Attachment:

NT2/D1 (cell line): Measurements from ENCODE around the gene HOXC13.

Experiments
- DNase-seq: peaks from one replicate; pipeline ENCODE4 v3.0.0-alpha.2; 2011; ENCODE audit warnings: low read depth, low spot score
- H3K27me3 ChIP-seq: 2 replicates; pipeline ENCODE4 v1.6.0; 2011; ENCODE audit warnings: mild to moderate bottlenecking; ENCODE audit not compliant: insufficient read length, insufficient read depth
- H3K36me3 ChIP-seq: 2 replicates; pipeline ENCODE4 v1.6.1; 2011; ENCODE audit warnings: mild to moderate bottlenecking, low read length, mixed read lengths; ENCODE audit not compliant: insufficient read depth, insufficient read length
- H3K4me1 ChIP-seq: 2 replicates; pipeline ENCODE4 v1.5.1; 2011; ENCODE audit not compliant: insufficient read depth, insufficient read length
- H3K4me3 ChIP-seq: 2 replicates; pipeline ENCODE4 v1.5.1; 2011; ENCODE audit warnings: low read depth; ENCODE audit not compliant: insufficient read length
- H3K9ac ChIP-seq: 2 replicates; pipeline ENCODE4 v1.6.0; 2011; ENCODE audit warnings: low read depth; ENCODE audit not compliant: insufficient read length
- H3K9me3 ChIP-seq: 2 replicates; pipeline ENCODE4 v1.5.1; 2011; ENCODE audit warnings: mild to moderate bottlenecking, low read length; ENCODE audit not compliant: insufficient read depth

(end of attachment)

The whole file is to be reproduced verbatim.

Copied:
NT2/D1 (cell line): Measurements from ENCODE around the gene HOXC13.

Experiments
- DNase-seq: peaks from one replicate; pipeline ENCODE4 v3.0.0-alpha.2; 2011; ENCODE audit warnings: low read depth, low spot score
- H3K27me3 ChIP-seq: 2 replicates; pipeline ENCODE4 v1.6.0; 2011; ENCODE audit warnings: mild to moderate bottlenecking; ENCODE audit not compliant: insufficient read length, insufficient read depth
- H3K36me3 ChIP-seq: 2 replicates; pipeline ENCODE4 v1.6.1; 2011; ENCODE audit warnings: mild to moderate bottlenecking, low read length, mixed read lengths; ENCODE audit not compliant: insufficient read depth, insufficient read length
- H3K4me1 ChIP-seq: 2 replicates; pipeline ENCODE4 v1.5.1; 2011; ENCODE audit not compliant: insufficient read depth, insufficient read length
- H3K4me3 ChIP-seq: 2 replicates; pipeline ENCODE4 v1.5.1; 2011; ENCODE audit warnings: low read depth; ENCODE audit not compliant: insufficient read length
- H3K9ac ChIP-seq: 2 replicates; pipeline ENCODE4 v1.6.0; 2011; ENCODE audit warnings: low read depth; ENCODE audit not compliant: insufficient read length
- H3K9me3 ChIP-seq: 2 replicates; pipeline ENCODE4 v1.5.1; 2011; ENCODE audit warnings: mild to moderate bottlenecking, low read length; ENCODE audit not compliant: insufficient read depth